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zone, cretaceous, eocene, central, jurassic, crest and lower

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PYRENEES, a range of mountains in south-west Europe (Span. Pirineos, Fr. Pyrénees), separating the Iberian Peninsula from France, and extending for about 240 m., from the Bay of Biscay to Cape Creus, or, if only the main crest of the range be considered, to Cape Cerbere, on the Mediterranean Sea. The main crest constitutes the Franco-Spanish frontier; except in the case of the valley of Aran, which belongs orographically to France but politically to Spain. The Pyrenees are conventionally divided into three sections, the central, the Atlantic or western, and the Medi terranean or eastern. The central Pyrenees extend eastward from Canfranc to the valley of Aran, and include the highest summits of the whole chain, Aneto or Pic de Nethou (11,168 ft.), in the Mala detta ridge, Posets (11,047 f t.), and Mont Perdu or Monte Perdido (10,997 ft.). In the Atlantic Pyrenees the average altitude grad ually diminishes westward; while in the eastern Pyrenees, except for one break at the eastern end of the Pyrenees Ariegeoises, the mean elevation is maintained, till a rather sudden decline occurs in the extreme eastern portion, the Alberes. This threefold division is only valid so far as the elevation of the Pyrenean chain is concerned, and does not represent its geological structure or general configuration. The southern versant of the mountains is the more important. It is recognized that the range must be regarded as an elevated part of the earth's crust, the culminating portion of which is composed of a series of chains, which do not coincide with the watershed, but cross it obliquely. Maps by Schrader and de Margerie (Ann. du Club Alpin francais, 1891 and 1892) show the orderly arrangement of these chains. The primitive formations of the range are shown to be almost all continued diagonally on the Spanish side, and the central ridge thus presents the appearance of a series of wrinkles with an inclination (from north-west to south-east) greater than that of the chain as a whole. Other less pronounced wrinkles run from south-west to north-east and intersect the former series at certain points, so that it is by alternate digressions from one to the other series that the irregular crest of the Pyrenees acquires its general direction. Far from having impressed its own direction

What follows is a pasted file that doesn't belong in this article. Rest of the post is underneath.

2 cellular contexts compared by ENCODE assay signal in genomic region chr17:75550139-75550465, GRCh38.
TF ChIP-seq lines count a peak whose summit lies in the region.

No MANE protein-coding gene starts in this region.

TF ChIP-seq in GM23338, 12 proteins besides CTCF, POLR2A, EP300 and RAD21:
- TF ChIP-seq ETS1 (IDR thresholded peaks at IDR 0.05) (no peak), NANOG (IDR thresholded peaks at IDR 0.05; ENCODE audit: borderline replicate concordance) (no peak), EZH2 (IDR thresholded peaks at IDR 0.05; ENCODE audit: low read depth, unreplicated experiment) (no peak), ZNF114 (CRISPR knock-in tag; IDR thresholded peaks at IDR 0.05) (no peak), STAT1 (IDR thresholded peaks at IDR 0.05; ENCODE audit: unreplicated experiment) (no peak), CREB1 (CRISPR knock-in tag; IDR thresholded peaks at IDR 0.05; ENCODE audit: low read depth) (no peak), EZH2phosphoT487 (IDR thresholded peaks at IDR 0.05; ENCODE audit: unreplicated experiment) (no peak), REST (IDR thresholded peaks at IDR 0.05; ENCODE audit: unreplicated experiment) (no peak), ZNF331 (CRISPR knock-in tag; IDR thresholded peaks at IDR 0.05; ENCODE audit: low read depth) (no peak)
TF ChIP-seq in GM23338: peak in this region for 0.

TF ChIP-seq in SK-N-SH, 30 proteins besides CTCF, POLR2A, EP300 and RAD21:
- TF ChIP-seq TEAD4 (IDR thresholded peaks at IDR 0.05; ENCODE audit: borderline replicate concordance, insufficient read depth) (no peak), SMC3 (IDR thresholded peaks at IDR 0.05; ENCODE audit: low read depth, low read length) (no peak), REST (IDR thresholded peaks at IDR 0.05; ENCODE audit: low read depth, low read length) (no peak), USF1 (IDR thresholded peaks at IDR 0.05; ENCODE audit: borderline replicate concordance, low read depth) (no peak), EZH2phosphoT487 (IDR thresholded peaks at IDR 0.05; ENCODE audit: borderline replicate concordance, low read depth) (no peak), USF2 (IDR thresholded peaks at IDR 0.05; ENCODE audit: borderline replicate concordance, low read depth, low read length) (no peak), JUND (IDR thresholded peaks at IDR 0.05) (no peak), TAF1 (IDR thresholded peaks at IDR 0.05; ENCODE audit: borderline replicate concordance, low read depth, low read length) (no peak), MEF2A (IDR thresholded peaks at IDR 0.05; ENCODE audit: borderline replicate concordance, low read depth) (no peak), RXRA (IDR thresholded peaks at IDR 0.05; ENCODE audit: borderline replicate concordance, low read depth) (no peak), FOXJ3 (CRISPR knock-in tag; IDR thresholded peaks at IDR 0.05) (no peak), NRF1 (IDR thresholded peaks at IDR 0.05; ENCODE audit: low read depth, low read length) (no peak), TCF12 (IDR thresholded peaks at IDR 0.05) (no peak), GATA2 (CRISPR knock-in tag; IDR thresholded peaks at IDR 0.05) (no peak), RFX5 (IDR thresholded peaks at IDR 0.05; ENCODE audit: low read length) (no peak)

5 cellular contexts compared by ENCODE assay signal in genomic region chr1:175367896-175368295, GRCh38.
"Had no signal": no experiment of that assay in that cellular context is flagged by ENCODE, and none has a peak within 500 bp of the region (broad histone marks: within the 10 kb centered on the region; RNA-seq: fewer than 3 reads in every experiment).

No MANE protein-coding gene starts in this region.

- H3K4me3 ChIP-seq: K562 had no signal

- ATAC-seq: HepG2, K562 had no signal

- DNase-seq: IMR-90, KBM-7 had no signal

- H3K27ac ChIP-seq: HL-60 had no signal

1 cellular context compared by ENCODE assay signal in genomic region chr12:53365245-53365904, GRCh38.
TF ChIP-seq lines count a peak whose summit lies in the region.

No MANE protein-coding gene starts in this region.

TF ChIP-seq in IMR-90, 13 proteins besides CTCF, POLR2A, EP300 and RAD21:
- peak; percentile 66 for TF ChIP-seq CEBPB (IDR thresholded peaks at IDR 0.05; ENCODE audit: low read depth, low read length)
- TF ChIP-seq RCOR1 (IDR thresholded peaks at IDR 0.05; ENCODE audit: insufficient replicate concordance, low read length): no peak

on the orientation of the chain at large, this crest is merely the resultant of secondary agencies by which the primitive mass has been eroded and lessened in bulk, and though its importance from a hydrographic point of view is still considerable, its geological significance is practically nil.

Geology.—The Pyrenees are divided into a number of longi tudinal zones. The central zone (Central Massifs) consists of Primary rocks, Archaean, Cambrian, Ordovician, Silurian, Devonian and Lower Carboniferous (Dinantian) together with great masses of granite. It forms most of the higher summits, but west of the Pic d'Anie it disappears beneath an unconformable covering of Cretaceous deposits. On the French side the central zone is followed by ( I) the zone of Ariege, consisting of Lower Cre taceous and Jurassic beds, together with granitic masses; (2) the zone of the Petites Pyrenees, Upper Cretaceous and Eocene; a thin outcrop of Jurassic ; (2) the zone of Aragon, Eocene; and Primary rocks. On the Spanish side, from north to south, are (I) the zone of Mont Perdu, Upper Cretaceous and Eocene with a thin outcrop of Jurassic; (2) the zone of Aragon, Eocene; and (3) the zone of the Sierras, Trias, Cretaceous and Eocene. Al though the number of zones is the same on the two flanks, they do not correspond. The zone of the Corbieres has no equivalent in Spain, while in France there is no definite zone of Eocene like that of Aragon. The zone of the Petites Pyrenees, however, is clearly homologous with that of the Sierras. On the northern side granitic masses occur in the zone of Ariège amongst the Jurassic and Lower Cretaceous beds. On the southern side they are not found except in the axial zone, and the Jurassic and Lower Cretaceous deposits are reduced to a narrow band. In spite of these differences between the two flanks, the structure is to some extent symmetrical.

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